It speaks for Shamar Rinpoche as a Lama and a person when he avoids harsh language and holds information back on the forced conversions in order not to disturb people’s peace of mind and harm “unity”. Ignorance is bliss. But if we want to honestly grow together as a people we must learn to objectively look at all the facts. We must learn to ask uncomfortable questions not because we are eager to blame others but out of a genuine concern to understand and learn. From this point of view it is a pity that Shamar Rinpoche didn’t elaborate.
Converts may put the book away disillusioned with how Tibetan Buddhism is so messed up with politics. Gelug readers may sulk and act offended. Misled by the author's background, they may suspect him of pursuing a personal agenda; they may exclaim these stories are so old and irrelevant that we should put them behind us. But it's precisely Gelugpas who would benefit the most from reading Golden Swan because it exposes the fundamental structural problem at the heart of Tibet's largest order: The amalgamation with politics and the associated problem of creating advantages for one’s own group, distorting the Dharma and neglecting the material and intellectual development of society. People seem to have forgotten that when Lama Tsongkhapa "founded" the Gelug order he did so to reform Tibetan Buddhism, not to rule over people.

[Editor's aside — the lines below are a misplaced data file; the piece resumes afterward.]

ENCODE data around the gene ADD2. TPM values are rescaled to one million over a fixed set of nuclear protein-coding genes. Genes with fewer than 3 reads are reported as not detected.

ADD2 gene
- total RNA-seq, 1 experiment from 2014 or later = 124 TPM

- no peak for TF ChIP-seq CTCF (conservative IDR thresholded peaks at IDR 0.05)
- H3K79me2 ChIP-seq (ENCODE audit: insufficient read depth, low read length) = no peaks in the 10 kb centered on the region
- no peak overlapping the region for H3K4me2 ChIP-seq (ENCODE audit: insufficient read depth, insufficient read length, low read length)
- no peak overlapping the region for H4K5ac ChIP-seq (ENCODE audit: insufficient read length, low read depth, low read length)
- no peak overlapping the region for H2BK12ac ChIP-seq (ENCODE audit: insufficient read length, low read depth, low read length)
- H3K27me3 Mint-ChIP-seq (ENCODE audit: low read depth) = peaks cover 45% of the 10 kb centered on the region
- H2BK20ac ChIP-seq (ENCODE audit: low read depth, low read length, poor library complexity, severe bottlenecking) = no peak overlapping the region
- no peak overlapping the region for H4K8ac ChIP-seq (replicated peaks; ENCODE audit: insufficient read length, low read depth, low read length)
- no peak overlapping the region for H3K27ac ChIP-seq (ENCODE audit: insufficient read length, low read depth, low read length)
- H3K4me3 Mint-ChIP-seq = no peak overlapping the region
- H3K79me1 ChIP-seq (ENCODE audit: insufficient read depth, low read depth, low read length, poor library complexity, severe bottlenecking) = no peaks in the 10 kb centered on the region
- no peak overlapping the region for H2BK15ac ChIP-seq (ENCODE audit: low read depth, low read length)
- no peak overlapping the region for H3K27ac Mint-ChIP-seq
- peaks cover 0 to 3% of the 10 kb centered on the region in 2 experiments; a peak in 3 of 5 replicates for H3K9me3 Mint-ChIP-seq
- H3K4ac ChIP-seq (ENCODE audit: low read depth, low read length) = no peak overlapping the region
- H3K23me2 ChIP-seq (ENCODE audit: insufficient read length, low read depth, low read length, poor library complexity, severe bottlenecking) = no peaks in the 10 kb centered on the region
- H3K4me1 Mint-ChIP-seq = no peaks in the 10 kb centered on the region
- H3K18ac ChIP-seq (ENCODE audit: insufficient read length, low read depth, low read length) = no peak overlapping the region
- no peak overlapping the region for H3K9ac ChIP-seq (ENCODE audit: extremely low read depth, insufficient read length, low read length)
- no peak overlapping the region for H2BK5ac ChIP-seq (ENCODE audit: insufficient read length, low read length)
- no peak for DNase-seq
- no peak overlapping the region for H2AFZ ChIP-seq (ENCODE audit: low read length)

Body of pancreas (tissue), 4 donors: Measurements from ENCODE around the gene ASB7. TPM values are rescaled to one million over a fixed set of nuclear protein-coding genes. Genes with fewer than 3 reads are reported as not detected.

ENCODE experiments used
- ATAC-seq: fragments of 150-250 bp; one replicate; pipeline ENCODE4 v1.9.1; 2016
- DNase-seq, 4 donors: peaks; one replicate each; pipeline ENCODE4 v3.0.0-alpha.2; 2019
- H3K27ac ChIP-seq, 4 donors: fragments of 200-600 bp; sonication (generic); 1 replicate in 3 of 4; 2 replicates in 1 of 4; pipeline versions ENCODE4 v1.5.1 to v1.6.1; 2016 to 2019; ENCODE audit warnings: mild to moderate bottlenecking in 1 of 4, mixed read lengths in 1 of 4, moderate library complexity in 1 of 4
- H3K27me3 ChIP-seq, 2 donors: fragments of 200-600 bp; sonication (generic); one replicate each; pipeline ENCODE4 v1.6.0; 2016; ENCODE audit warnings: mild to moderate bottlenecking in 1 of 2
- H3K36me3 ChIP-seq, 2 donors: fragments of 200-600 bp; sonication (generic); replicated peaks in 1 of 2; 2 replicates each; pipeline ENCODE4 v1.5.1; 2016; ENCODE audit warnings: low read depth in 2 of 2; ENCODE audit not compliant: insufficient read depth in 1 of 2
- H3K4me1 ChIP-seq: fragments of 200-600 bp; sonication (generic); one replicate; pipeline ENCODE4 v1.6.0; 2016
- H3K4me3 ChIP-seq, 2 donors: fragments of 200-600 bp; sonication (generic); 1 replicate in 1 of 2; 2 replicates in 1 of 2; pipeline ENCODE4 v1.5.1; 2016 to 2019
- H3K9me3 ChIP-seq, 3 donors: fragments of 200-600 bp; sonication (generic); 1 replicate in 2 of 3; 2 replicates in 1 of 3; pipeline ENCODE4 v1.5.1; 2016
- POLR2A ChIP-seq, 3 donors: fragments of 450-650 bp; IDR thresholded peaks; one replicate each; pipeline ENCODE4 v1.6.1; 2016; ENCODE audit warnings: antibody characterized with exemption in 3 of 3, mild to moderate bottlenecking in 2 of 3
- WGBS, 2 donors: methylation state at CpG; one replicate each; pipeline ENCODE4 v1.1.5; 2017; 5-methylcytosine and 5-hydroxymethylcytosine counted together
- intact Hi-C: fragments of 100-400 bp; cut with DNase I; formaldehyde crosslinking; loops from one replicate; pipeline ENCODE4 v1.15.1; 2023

All this is relevant even after the 14th Dalai Lama's resignation from power in 2011, which also marks the formal end of Gelug-style Ganden Phodrang rule created by the 5th Dalai Lama in the 17th century. In practice though many Tibetans still continue to pin all their hopes on the Dalai Lama for a solution of the political problem with China. The government-in-exile or Central Tibetan Administration as it is now called also looks to the Dalai Lama for support and legitimacy. In preemptive obedience it rules in total accordance with his political and religious views although the latter abdicated from government and although religion should have no business in politics.
In contrast to mature democracies the public dialogue in Tibetan society is not conducted broadly enough by the media nor by politicians. There is barely any stimulation. Subsequently those who think outside of the box with a critical mind seem few. Golden Swan presents 17th-century Tibetan history from an unconventional angle. It is an invitation to approach the topic with concentration and reflection and deserves our attention. The author has nothing to loose: Tibetan society seems to have written him off. Non-partisan readers however, who won't let someone's unpopularity stain their judgment, may have something to gain.